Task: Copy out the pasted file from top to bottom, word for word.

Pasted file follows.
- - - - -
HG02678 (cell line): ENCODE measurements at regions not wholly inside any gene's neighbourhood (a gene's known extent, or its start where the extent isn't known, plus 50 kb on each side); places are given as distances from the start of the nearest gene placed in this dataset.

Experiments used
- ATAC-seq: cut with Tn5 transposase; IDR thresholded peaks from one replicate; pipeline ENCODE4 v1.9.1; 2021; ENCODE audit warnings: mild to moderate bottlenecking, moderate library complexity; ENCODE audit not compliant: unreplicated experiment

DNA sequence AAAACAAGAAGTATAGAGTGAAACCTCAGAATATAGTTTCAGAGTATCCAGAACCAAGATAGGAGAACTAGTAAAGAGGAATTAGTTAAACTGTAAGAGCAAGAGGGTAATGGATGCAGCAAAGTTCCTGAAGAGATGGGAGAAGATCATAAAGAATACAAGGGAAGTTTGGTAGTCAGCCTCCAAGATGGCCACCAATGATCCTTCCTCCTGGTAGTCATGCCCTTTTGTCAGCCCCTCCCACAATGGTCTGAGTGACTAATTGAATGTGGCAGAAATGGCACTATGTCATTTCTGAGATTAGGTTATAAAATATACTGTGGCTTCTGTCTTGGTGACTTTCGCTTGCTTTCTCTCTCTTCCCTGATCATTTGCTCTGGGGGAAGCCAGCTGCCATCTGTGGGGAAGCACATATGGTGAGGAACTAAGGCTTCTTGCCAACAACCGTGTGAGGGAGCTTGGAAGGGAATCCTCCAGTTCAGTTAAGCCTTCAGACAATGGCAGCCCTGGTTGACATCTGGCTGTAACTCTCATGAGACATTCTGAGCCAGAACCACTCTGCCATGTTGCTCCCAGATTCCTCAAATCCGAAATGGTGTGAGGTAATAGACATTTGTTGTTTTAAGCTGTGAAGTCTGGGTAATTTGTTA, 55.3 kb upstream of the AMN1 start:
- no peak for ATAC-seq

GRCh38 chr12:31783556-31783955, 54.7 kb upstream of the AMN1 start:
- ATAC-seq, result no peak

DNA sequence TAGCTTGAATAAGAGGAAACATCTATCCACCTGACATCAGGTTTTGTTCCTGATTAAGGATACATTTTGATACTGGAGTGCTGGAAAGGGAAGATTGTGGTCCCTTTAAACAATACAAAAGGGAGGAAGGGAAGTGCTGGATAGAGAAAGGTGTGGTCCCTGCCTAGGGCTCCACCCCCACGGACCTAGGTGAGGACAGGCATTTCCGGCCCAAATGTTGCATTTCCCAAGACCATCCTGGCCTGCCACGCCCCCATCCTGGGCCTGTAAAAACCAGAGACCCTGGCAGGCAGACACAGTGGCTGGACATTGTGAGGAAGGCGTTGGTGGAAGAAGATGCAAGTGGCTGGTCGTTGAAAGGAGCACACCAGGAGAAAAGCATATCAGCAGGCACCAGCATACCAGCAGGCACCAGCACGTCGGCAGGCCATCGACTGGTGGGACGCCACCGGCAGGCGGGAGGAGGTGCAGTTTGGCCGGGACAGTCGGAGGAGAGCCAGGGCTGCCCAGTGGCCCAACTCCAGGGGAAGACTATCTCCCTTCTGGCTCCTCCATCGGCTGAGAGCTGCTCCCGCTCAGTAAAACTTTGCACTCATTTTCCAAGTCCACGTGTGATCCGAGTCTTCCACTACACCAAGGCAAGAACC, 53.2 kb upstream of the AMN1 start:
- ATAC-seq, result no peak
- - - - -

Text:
HG02678 (cell line): ENCODE measurements at regions not wholly inside any gene's neighbourhood (a gene's known extent, or its start where the extent isn't known, plus 50 kb on each side); places are given as distances from the start of the nearest gene placed in this dataset.

Experiments used
- ATAC-seq: cut with Tn5 transposase; IDR thresholded peaks from one replicate; pipeline ENCODE4 v1.9.1; 2021; ENCODE audit warnings: mild to moderate bottlenecking, moderate library complexity; ENCODE audit not compliant: unreplicated experiment

DNA sequence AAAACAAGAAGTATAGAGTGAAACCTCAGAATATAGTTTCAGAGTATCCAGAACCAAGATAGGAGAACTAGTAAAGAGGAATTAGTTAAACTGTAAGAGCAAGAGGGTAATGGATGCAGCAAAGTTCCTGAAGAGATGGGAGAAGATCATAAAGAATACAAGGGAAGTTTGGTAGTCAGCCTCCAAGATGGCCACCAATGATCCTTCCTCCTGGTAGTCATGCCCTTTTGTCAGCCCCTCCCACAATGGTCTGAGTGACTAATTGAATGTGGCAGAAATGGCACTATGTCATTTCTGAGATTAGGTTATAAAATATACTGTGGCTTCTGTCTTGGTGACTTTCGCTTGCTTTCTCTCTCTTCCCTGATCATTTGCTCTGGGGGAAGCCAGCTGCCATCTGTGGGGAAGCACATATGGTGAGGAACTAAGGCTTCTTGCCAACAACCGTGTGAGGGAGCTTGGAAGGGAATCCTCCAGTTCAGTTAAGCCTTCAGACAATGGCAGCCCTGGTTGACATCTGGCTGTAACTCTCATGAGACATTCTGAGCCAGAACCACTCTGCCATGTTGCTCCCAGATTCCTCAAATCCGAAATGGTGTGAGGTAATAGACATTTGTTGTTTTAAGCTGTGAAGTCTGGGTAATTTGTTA, 55.3 kb upstream of the AMN1 start:
- no peak for ATAC-seq

GRCh38 chr12:31783556-31783955, 54.7 kb upstream of the AMN1 start:
- ATAC-seq, result no peak

DNA sequence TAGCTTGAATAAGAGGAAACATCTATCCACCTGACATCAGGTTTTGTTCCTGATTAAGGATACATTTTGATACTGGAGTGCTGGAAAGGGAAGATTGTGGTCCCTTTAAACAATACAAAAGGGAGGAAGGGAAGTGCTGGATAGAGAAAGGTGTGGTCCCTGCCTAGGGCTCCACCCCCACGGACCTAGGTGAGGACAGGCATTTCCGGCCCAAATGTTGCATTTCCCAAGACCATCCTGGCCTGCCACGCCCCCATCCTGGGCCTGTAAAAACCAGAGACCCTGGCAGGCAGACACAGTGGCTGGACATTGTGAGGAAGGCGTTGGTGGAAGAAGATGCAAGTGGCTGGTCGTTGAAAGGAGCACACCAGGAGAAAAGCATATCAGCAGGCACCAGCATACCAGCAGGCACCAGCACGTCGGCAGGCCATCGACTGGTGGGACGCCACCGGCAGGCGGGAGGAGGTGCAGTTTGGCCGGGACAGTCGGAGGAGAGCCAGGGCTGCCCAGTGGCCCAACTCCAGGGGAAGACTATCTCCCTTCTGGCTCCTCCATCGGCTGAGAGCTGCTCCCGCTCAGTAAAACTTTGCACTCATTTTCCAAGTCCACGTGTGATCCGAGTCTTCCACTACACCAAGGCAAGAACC, 53.2 kb upstream of the AMN1 start:
- ATAC-seq, result no peak